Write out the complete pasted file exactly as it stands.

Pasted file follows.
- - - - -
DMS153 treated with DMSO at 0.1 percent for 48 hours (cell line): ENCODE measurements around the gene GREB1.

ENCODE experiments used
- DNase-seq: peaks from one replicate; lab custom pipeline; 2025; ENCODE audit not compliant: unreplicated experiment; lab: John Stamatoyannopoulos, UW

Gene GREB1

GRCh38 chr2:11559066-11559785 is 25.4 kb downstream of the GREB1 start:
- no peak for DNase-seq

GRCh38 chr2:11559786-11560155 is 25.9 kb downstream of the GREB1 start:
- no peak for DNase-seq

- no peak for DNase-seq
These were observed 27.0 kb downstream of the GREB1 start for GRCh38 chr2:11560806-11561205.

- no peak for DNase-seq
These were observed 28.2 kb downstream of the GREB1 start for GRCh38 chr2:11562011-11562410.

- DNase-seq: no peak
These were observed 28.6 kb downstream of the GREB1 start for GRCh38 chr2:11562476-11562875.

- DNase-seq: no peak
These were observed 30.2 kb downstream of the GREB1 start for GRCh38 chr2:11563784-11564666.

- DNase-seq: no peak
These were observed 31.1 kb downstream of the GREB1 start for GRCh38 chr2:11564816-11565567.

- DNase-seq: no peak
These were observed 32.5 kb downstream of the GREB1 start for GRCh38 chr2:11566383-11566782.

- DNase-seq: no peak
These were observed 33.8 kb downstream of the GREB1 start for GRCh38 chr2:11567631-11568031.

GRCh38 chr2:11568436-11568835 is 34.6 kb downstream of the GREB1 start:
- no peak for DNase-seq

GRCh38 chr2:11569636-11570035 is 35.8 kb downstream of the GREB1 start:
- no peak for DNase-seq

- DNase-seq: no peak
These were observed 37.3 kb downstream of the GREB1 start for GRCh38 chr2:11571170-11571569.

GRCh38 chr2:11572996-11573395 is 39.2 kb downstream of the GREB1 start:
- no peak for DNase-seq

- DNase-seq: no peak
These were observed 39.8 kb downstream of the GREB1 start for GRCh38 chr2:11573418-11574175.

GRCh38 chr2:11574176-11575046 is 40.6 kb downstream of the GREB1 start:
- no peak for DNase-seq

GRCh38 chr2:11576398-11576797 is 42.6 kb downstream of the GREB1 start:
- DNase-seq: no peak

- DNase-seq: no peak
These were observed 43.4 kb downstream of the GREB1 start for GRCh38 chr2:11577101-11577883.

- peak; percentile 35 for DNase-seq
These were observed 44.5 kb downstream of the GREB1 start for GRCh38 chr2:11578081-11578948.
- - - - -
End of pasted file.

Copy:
DMS153 treated with DMSO at 0.1 percent for 48 hours (cell line): ENCODE measurements around the gene GREB1.

ENCODE experiments used
- DNase-seq: peaks from one replicate; lab custom pipeline; 2025; ENCODE audit not compliant: unreplicated experiment; lab: John Stamatoyannopoulos, UW

Gene GREB1

GRCh38 chr2:11559066-11559785 is 25.4 kb downstream of the GREB1 start:
- no peak for DNase-seq

GRCh38 chr2:11559786-11560155 is 25.9 kb downstream of the GREB1 start:
- no peak for DNase-seq

- no peak for DNase-seq
These were observed 27.0 kb downstream of the GREB1 start for GRCh38 chr2:11560806-11561205.

- no peak for DNase-seq
These were observed 28.2 kb downstream of the GREB1 start for GRCh38 chr2:11562011-11562410.

- DNase-seq: no peak
These were observed 28.6 kb downstream of the GREB1 start for GRCh38 chr2:11562476-11562875.

- DNase-seq: no peak
These were observed 30.2 kb downstream of the GREB1 start for GRCh38 chr2:11563784-11564666.

- DNase-seq: no peak
These were observed 31.1 kb downstream of the GREB1 start for GRCh38 chr2:11564816-11565567.

- DNase-seq: no peak
These were observed 32.5 kb downstream of the GREB1 start for GRCh38 chr2:11566383-11566782.

- DNase-seq: no peak
These were observed 33.8 kb downstream of the GREB1 start for GRCh38 chr2:11567631-11568031.

GRCh38 chr2:11568436-11568835 is 34.6 kb downstream of the GREB1 start:
- no peak for DNase-seq

GRCh38 chr2:11569636-11570035 is 35.8 kb downstream of the GREB1 start:
- no peak for DNase-seq

- DNase-seq: no peak
These were observed 37.3 kb downstream of the GREB1 start for GRCh38 chr2:11571170-11571569.

GRCh38 chr2:11572996-11573395 is 39.2 kb downstream of the GREB1 start:
- no peak for DNase-seq

- DNase-seq: no peak
These were observed 39.8 kb downstream of the GREB1 start for GRCh38 chr2:11573418-11574175.

GRCh38 chr2:11574176-11575046 is 40.6 kb downstream of the GREB1 start:
- no peak for DNase-seq

GRCh38 chr2:11576398-11576797 is 42.6 kb downstream of the GREB1 start:
- DNase-seq: no peak

- DNase-seq: no peak
These were observed 43.4 kb downstream of the GREB1 start for GRCh38 chr2:11577101-11577883.

- peak; percentile 35 for DNase-seq
These were observed 44.5 kb downstream of the GREB1 start for GRCh38 chr2:11578081-11578948.